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3.4.3 Licence agreement
If authors do not wish to give up their copyrights by assigning them to other natural persons, they can sign a contract (licence agreement) that simply gives others the right to use (licences) their work. The users (licensees) do not acquire any exclusive rights – they just obtain the consent of the author to use the latter’s rights in a specific way. Licensees do not assume the legal position of an author (in contrast to the assignment of copyrights). In particular, the acquired right to use the work may not be assigned to third parties, unless a sub-licence is permitted. Authors may also grant additional licences to their work to other persons, unless a licensee has been given an exclusive licence.
Types of licences:
- Exclusive licence and sub-licence
Authors and users can agree that the licence gives the user an exclusive right to use the work, and that neither the author nor any other person may use the work (exclusive licence). Authors and users can agree in a contract that the user may in turn give rights to use the work to additional persons (sub-licences).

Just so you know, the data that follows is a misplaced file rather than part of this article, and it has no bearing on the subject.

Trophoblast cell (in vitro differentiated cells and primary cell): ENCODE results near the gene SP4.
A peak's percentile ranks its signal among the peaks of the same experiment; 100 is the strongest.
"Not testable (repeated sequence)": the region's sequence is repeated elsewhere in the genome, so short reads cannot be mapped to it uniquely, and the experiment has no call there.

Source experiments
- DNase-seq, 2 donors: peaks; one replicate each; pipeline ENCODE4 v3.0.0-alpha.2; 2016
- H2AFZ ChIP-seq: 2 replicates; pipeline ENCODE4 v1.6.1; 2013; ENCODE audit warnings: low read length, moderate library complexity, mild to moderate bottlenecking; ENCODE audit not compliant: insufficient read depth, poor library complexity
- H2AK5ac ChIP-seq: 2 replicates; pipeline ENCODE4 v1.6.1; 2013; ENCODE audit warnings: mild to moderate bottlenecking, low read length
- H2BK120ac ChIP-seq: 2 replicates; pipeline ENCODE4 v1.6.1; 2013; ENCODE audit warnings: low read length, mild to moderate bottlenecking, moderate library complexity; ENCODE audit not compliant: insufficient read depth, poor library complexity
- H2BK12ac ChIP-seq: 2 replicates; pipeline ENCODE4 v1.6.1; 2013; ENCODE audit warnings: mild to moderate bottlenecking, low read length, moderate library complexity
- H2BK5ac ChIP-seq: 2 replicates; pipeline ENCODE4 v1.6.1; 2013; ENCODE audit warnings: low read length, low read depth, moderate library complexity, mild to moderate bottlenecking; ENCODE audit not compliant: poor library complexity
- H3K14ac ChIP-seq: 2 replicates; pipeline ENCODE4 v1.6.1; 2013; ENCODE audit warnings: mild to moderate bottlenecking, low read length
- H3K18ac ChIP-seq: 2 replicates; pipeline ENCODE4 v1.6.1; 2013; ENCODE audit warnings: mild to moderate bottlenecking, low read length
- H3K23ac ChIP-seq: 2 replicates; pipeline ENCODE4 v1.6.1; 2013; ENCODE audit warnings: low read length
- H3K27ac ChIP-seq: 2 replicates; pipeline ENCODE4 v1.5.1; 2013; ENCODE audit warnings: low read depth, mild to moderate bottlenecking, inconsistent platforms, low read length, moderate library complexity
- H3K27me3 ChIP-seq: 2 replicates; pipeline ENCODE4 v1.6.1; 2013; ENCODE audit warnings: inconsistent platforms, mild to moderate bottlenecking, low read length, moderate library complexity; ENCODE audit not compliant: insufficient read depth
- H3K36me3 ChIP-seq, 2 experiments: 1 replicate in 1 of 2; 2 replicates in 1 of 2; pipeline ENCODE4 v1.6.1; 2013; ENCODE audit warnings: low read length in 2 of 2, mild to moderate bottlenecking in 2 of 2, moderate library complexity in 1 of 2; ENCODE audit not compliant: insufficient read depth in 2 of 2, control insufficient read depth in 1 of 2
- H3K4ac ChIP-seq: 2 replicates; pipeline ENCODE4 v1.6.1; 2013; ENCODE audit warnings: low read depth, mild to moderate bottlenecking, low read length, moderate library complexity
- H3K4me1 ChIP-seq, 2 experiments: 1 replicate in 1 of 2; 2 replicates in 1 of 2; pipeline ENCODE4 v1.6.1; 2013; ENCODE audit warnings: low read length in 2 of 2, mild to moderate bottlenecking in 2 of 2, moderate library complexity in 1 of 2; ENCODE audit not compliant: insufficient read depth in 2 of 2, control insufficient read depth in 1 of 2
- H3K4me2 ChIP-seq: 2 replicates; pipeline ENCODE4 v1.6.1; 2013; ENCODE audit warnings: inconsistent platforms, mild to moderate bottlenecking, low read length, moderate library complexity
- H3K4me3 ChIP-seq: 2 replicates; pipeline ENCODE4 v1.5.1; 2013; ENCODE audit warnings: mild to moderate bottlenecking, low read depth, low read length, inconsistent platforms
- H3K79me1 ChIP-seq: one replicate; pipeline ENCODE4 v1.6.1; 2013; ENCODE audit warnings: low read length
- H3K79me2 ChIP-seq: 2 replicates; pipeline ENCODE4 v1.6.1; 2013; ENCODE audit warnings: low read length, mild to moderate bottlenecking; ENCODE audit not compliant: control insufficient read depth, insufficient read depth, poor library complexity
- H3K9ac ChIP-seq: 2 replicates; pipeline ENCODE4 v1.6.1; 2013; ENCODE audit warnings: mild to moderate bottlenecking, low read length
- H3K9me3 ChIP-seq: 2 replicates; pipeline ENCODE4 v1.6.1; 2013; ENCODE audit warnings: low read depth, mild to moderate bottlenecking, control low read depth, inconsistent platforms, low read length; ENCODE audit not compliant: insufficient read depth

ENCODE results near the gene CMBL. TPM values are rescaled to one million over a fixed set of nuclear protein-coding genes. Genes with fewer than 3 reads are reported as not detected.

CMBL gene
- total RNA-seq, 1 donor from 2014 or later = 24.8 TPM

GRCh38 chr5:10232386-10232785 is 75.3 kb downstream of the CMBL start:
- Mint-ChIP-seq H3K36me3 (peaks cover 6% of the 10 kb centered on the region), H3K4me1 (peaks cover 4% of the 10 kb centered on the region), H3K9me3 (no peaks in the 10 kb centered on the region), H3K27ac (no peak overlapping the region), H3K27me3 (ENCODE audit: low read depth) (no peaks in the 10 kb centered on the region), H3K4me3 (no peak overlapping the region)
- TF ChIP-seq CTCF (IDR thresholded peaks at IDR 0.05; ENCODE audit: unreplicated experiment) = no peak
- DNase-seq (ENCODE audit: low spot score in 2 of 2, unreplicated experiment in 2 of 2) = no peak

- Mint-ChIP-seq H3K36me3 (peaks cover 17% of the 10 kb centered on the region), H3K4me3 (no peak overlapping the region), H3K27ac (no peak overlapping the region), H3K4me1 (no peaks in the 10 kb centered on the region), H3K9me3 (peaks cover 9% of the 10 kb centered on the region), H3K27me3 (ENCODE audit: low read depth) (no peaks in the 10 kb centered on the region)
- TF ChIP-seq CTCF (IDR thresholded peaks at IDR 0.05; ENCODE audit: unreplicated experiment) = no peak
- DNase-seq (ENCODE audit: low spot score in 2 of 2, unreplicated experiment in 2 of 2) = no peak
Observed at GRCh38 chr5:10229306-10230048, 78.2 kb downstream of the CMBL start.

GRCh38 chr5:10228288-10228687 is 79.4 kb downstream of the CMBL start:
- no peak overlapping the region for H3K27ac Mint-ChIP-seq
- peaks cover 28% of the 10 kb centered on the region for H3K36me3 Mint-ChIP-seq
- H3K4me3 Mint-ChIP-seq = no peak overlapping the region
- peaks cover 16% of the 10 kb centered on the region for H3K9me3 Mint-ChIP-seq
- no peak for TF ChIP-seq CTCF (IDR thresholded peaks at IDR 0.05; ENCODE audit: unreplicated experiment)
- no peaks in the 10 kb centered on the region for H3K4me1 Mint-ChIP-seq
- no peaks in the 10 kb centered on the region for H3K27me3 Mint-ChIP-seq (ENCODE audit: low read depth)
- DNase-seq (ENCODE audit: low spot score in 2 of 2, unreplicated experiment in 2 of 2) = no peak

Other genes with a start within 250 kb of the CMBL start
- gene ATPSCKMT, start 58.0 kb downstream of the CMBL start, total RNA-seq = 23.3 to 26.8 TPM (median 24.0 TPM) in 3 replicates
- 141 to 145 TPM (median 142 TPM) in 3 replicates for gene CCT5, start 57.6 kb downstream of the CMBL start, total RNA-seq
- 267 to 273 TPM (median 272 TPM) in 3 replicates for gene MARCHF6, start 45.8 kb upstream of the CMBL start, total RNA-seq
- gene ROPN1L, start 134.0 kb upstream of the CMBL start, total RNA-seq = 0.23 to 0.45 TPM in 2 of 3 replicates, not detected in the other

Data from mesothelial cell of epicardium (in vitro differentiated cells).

- Statutory licence
- Compulsory licence
Licences are generally granted under a contractual agreement (licence agreement) between the licensor (author or an owner of rights) and the user (licensee). The contract determines the rights of use and their scope granted to the licensee by the licensor. Basically, the licensor grants the licensee a manufacturing or distribution licence and/or a licence for use. The usage options can also be restricted; for example, by number (e.g. only a limited number of performances), by time (e.g. a film may only be shown in a cinema for a limited period) or by area (cf. Hilty, Urheberrecht, 2011, 267 et seq.).